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Portland Jazz Festival: A Celebration of ECM

Dr. John

In Washington D.C., straightahead jazz festivals come and go. An important if now forgotten international jazz festival in 1962 unfortunately only lasted one year, and the Kool Jazz Festival played here for only a few years in the early 1980s. There were the short-lived but fondly remembered Cap City Jazz, Jazz Arts, and World Jazz Festivals, and the longer running East Coast Jazz Festival, which still takes place just outside of DC but lacks the bigger marquee names and is geared toward student competitions. Last year, impresario Charlie Fishman filled the cultural void by successfully launching the first annual Duke Ellington Jazz Festival. This year the festival returned, once again with an emphasis on mainstream and international jazz at venues all over town.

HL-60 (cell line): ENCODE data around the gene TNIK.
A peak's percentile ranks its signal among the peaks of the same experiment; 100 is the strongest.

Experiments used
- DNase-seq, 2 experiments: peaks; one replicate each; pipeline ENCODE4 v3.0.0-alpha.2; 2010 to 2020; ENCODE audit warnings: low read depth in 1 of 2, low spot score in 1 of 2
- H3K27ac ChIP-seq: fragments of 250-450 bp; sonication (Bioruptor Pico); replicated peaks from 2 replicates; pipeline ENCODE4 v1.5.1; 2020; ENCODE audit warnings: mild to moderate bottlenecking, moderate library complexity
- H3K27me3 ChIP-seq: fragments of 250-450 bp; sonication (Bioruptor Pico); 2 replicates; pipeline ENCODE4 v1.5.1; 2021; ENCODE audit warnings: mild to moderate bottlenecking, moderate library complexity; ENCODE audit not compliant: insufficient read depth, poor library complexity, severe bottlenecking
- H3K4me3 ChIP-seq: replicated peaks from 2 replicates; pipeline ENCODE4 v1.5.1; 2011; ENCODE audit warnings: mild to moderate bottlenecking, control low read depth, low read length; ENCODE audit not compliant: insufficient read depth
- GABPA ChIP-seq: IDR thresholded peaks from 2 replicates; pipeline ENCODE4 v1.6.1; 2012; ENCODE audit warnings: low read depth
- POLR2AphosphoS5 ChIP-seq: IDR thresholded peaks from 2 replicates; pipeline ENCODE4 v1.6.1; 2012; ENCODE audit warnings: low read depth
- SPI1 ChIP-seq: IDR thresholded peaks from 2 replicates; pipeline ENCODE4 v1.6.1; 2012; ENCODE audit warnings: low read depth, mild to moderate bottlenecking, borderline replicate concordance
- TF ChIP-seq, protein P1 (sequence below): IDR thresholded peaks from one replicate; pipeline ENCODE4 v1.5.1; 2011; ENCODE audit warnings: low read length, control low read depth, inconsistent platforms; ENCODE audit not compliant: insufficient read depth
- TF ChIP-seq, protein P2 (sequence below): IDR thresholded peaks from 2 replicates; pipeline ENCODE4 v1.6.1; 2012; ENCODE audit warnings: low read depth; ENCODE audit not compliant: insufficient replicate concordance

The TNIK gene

With more than fifty performances in a four-day period there was no way to catch everything, but the NEA Jazz Masters Concert was a can’t miss opportunity to hear both drummer Roy Haynes leading his Fountain of Youth Band and Paquito D’Rivera fronting the United Nation Orchestra. Haynes, who at 81 plays with the verve and dynamism of someone half his age, was especially strong on a hip arrangement of “My Heart Belongs to Daddy,” with sticks clacking like a flamenco dancer’s heels. A tightly coiled “Trinkle Tinkle” featured dramatic stop-time breaks, with Coltrane-inspired stacked chord statements from saxophonist Jaleel Shaw. Emerging from the wings with his serious game face on, an unannounced Roy Hargrove joined in on flugelhorn, unleashing several climactic choruses on Charlie Parker’s “Segment.”

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